Money and miscommunications about how to spend it often place strain on a marriage. If financial issues remain unresolved, increasing stress levels could lead to a divorce. GoBankingRates.com reports that many adults grew up in households that did not have positive conversations concerning finances. Growing up in a family with an inability to constructively discuss financial matters could make it difficult to do so as an adult.
With changes in gender roles and earning potential, some husbands find themselves struggling with emotional issues when their wives earn higher incomes. A 2020 survey by TD Ameritrade discovered that 21% of married women earned more money than their spouses. Only 26% of couples earned equal incomes. Pre- or post-marital agreements may, however, help prevent income-earning differences from becoming the cause of an acrimonious divorce.
An agreement could address potential financial conflicts
A SunTrust Bank survey of married couples found that 35% of the respondents admitted to money causing the most stress in their relationships. The stress often becomes compounded when couples do not openly discuss their financial issues.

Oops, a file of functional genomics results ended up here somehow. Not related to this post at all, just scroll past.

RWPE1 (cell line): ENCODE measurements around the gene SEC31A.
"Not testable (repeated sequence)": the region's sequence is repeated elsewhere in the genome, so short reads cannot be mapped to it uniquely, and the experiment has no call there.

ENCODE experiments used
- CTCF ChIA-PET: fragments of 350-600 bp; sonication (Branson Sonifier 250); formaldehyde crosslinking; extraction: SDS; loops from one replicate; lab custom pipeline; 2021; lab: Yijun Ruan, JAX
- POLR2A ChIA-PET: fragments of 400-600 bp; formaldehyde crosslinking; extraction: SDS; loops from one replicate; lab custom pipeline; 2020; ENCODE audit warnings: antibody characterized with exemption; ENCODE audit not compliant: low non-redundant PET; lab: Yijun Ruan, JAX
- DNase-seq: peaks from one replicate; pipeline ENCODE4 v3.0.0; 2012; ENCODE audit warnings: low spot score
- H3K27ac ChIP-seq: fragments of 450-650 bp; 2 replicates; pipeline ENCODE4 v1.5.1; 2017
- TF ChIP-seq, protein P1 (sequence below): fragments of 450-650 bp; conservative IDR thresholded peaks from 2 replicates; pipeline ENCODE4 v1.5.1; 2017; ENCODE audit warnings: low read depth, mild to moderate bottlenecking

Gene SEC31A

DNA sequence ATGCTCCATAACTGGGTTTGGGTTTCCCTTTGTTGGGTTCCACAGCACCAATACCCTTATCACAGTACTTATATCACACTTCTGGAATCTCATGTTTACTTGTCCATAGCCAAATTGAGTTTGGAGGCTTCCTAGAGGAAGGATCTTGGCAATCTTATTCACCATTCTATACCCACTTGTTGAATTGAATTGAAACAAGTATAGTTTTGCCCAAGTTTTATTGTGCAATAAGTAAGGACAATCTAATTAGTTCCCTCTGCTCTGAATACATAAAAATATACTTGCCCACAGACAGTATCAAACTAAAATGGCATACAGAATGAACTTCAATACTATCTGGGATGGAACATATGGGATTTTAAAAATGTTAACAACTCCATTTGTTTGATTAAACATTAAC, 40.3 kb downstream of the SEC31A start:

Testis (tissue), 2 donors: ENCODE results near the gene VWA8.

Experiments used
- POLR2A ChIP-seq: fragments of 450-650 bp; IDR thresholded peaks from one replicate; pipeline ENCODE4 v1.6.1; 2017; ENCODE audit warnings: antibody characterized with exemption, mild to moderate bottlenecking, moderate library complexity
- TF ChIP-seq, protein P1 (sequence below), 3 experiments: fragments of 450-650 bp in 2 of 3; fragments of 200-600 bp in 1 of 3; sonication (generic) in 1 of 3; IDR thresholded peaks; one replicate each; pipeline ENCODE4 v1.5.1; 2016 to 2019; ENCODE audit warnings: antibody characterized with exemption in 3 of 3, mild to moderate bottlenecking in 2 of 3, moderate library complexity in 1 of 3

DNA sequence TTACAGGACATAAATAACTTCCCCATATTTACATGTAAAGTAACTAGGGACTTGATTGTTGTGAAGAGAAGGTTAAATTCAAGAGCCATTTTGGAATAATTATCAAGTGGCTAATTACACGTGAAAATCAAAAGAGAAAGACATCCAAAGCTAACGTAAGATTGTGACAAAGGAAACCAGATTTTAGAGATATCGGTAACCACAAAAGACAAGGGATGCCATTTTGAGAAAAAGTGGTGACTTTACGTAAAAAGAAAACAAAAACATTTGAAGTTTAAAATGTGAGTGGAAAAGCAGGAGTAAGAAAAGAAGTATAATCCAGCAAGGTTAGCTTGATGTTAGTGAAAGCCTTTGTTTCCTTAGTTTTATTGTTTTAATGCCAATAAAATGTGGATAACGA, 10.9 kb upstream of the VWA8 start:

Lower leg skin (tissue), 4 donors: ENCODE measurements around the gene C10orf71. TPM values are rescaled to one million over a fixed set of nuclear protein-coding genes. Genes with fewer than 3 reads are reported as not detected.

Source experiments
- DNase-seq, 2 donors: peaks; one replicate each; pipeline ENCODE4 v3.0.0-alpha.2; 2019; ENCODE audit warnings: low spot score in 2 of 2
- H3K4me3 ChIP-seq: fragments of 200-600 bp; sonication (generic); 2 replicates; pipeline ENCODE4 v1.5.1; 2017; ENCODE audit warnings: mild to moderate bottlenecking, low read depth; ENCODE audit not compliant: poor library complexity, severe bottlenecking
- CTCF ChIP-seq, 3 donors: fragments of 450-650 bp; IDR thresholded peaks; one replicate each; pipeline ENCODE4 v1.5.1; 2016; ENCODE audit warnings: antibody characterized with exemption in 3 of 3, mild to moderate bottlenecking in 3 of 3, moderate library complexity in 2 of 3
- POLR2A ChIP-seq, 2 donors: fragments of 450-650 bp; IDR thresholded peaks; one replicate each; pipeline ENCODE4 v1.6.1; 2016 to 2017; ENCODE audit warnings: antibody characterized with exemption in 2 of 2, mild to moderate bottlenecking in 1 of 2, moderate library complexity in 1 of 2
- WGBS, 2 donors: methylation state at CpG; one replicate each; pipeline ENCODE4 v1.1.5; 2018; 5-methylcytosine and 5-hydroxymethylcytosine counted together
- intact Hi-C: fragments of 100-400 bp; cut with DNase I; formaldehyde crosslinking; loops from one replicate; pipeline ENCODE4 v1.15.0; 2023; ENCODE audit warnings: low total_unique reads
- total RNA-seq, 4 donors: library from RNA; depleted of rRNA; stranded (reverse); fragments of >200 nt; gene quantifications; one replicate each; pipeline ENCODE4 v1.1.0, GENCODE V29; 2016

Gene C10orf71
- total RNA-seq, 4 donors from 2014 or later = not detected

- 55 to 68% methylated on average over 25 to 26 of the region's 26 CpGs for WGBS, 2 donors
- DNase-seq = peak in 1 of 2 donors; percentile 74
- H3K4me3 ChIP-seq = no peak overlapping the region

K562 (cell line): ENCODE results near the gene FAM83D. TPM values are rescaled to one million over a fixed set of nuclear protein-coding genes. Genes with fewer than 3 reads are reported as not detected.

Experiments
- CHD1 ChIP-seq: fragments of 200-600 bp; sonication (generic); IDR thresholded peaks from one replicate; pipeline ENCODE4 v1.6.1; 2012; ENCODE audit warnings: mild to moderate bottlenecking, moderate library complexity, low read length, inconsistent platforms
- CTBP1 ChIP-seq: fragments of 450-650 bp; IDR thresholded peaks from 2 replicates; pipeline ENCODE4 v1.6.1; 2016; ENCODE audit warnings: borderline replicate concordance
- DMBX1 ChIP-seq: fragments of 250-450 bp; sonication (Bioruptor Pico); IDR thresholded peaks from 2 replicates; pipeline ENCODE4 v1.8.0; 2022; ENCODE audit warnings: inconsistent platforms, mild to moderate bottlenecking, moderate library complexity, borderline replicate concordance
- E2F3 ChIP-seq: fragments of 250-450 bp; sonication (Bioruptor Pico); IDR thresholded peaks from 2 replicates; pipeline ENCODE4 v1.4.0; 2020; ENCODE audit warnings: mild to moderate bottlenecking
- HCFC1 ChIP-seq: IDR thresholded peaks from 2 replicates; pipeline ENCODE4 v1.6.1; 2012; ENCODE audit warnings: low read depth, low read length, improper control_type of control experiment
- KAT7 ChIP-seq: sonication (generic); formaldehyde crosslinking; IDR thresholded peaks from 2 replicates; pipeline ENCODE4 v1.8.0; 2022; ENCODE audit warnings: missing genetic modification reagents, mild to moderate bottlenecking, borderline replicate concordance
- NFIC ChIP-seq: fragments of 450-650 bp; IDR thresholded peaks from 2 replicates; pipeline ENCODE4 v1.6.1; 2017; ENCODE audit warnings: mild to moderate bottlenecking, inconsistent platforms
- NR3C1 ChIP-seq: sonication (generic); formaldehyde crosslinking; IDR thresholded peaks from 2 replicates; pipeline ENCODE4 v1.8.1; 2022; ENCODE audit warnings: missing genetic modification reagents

Secretive spending habits could ruin a relationship. According to TD Bank, 32% of survey respondents had a financial secret. Individuals admitted to keeping a large purchase or high credit card debt to themselves. Revealing negative spending habits and including ways to curtail them in a pre-or post-marital agreement could prevent future conflicts.
Agreements could foster stronger relationships
Discussions concerning finances make many individuals feel uncomfortable. Avoiding them, however, could result in marrying an incompatible individual. As noted by U.S. News, creating an agreement helps couples discover and discuss their credit cards, debt levels and monthly expenses.
Pre- and post-marital agreements could help create budgets and plans for major purchases. Retirement discussions may also help couples strengthen their relationship through a shared commitment to reach a long-term financial goal.